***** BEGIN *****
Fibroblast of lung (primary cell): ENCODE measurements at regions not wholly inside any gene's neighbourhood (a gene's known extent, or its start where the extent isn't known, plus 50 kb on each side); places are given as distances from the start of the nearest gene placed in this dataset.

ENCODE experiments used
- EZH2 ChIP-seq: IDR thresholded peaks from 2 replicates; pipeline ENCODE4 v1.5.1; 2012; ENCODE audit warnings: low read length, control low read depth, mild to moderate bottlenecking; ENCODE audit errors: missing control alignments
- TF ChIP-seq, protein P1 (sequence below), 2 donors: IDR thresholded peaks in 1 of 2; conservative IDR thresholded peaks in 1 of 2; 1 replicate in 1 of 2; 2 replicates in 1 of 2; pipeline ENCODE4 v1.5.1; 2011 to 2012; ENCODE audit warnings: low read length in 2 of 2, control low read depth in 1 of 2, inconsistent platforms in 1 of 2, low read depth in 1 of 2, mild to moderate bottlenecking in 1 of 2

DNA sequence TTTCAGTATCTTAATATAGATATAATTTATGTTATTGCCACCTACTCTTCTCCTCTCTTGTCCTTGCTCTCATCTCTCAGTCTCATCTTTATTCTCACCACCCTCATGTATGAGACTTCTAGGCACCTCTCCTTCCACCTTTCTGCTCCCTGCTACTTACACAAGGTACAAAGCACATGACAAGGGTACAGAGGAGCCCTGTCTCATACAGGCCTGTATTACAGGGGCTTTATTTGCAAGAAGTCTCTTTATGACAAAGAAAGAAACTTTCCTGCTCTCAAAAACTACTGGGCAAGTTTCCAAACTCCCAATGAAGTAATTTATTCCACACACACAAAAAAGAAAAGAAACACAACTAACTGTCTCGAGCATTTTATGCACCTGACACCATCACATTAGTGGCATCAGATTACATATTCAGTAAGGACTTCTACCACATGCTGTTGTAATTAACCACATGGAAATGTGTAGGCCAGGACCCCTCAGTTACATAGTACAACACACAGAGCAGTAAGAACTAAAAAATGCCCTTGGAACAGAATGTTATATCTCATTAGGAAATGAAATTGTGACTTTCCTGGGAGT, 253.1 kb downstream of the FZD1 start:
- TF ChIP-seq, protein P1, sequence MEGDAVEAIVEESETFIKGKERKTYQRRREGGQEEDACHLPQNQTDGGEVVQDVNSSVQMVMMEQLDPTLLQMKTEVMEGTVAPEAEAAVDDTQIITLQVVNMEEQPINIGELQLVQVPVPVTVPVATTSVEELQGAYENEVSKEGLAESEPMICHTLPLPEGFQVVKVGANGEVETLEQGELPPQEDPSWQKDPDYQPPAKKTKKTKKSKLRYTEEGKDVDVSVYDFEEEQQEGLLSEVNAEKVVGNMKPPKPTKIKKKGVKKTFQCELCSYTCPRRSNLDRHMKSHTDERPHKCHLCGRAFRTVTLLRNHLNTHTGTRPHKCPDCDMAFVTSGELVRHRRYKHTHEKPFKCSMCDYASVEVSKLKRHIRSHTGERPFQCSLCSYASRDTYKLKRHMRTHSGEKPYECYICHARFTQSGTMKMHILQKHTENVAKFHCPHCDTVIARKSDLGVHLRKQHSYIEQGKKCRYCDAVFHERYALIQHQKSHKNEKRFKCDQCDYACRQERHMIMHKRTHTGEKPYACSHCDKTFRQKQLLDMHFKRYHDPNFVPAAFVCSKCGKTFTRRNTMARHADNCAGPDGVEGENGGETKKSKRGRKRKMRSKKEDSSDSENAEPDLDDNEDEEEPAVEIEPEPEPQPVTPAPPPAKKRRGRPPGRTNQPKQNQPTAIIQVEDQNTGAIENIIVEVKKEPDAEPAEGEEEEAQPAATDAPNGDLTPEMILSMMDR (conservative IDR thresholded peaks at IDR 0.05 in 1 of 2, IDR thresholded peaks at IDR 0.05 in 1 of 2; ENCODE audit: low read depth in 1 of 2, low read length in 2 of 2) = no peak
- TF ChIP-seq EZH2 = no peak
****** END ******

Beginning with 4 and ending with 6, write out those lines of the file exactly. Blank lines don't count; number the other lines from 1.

- TF ChIP-seq, protein P1 (sequence below), 2 donors: IDR thresholded peaks in 1 of 2; conservative IDR thresholded peaks in 1 of 2; 1 replicate in 1 of 2; 2 replicates in 1 of 2; pipeline ENCODE4 v1.5.1; 2011 to 2012; ENCODE audit warnings: low read length in 2 of 2, control low read depth in 1 of 2, inconsistent platforms in 1 of 2, low read depth in 1 of 2, mild to moderate bottlenecking in 1 of 2

DNA sequence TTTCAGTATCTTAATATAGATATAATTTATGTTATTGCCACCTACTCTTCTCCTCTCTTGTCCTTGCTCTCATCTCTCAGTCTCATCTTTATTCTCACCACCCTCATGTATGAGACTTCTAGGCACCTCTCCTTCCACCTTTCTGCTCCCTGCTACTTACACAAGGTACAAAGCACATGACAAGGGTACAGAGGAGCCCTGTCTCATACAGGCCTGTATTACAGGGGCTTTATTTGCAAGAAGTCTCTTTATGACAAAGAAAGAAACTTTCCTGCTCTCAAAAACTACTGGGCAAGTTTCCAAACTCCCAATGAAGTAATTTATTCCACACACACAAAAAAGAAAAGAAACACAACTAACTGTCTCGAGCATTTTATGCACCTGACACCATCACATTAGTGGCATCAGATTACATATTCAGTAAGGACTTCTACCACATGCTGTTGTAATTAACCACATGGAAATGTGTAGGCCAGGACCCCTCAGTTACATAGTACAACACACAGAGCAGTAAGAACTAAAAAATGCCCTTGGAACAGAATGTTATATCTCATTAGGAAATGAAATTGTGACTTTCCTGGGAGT, 253.1 kb downstream of the FZD1 start:
- TF ChIP-seq, protein P1, sequence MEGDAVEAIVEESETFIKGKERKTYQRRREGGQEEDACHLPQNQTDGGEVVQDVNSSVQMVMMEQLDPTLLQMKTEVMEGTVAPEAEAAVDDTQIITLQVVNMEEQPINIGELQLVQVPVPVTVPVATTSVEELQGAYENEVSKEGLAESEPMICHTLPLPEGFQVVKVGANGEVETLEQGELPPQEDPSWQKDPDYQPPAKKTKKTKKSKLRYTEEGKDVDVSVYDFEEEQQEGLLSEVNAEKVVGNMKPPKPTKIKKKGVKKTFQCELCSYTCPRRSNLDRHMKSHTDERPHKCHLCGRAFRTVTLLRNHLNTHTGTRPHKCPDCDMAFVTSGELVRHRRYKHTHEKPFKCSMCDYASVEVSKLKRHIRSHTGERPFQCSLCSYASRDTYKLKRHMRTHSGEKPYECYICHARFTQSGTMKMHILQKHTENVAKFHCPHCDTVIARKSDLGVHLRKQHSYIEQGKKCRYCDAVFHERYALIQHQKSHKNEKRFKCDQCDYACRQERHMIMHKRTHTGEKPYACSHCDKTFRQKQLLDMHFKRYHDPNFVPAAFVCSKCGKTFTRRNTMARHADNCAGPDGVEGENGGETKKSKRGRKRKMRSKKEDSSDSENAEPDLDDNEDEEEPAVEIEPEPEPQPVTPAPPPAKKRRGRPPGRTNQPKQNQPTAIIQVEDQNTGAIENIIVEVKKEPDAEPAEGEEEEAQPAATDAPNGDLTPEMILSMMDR (conservative IDR thresholded peaks at IDR 0.05 in 1 of 2, IDR thresholded peaks at IDR 0.05 in 1 of 2; ENCODE audit: low read depth in 1 of 2, low read length in 2 of 2) = no peak